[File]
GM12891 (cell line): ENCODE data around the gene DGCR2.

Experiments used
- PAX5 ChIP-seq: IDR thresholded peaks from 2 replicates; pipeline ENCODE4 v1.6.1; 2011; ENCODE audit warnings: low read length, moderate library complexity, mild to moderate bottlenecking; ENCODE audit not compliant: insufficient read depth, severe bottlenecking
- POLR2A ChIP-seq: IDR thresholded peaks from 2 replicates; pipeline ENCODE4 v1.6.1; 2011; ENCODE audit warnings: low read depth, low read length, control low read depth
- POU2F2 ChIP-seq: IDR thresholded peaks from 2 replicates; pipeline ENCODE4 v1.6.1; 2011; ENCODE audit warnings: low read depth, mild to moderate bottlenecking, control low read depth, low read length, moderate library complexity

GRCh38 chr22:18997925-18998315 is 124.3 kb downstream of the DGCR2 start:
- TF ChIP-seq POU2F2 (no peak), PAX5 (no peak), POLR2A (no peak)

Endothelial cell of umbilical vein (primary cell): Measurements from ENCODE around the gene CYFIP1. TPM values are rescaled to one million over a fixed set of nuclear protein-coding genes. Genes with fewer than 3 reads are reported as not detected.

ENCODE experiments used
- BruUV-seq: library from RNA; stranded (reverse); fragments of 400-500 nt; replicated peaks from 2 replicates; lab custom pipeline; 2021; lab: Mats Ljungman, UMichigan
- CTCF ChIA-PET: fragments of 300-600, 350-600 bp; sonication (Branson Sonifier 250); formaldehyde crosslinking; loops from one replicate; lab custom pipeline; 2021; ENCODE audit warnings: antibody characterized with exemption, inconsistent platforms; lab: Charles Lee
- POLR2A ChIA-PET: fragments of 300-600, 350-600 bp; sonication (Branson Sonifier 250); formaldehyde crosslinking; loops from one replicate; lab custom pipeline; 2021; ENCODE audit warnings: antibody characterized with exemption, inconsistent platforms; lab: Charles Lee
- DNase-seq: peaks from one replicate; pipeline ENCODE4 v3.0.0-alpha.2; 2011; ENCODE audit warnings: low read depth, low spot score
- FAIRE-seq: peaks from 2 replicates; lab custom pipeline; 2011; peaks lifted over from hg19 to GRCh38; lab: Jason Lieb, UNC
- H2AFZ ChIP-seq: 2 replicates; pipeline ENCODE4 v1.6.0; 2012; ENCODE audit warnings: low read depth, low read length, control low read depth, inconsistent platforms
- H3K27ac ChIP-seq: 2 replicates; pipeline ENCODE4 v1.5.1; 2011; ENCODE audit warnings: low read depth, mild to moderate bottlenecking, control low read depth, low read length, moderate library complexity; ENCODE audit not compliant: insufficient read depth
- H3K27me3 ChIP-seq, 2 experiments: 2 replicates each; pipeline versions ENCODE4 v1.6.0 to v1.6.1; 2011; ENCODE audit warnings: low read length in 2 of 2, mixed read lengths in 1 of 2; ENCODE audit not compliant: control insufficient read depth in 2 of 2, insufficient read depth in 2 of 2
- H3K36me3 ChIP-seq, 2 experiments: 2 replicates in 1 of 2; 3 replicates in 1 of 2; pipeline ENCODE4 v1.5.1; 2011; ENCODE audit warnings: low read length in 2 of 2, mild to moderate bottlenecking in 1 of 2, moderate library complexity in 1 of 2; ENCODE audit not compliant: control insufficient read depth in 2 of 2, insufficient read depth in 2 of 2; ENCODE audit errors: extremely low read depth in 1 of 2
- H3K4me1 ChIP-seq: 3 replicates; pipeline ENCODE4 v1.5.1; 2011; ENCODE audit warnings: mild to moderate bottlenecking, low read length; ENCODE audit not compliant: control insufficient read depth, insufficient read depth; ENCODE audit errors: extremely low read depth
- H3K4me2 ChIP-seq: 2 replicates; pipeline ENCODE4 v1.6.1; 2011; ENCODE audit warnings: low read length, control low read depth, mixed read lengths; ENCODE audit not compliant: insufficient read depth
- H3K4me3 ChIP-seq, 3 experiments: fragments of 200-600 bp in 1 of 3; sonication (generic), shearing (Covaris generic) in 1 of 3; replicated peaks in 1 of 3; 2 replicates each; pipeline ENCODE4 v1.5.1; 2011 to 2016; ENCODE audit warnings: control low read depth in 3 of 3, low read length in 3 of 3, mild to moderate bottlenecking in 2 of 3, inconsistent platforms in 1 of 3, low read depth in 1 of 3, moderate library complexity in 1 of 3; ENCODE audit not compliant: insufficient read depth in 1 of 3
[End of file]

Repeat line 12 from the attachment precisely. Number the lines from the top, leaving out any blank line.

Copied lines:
- POLR2A ChIA-PET: fragments of 300-600, 350-600 bp; sonication (Branson Sonifier 250); formaldehyde crosslinking; loops from one replicate; lab custom pipeline; 2021; ENCODE audit warnings: antibody characterized with exemption, inconsistent platforms; lab: Charles Lee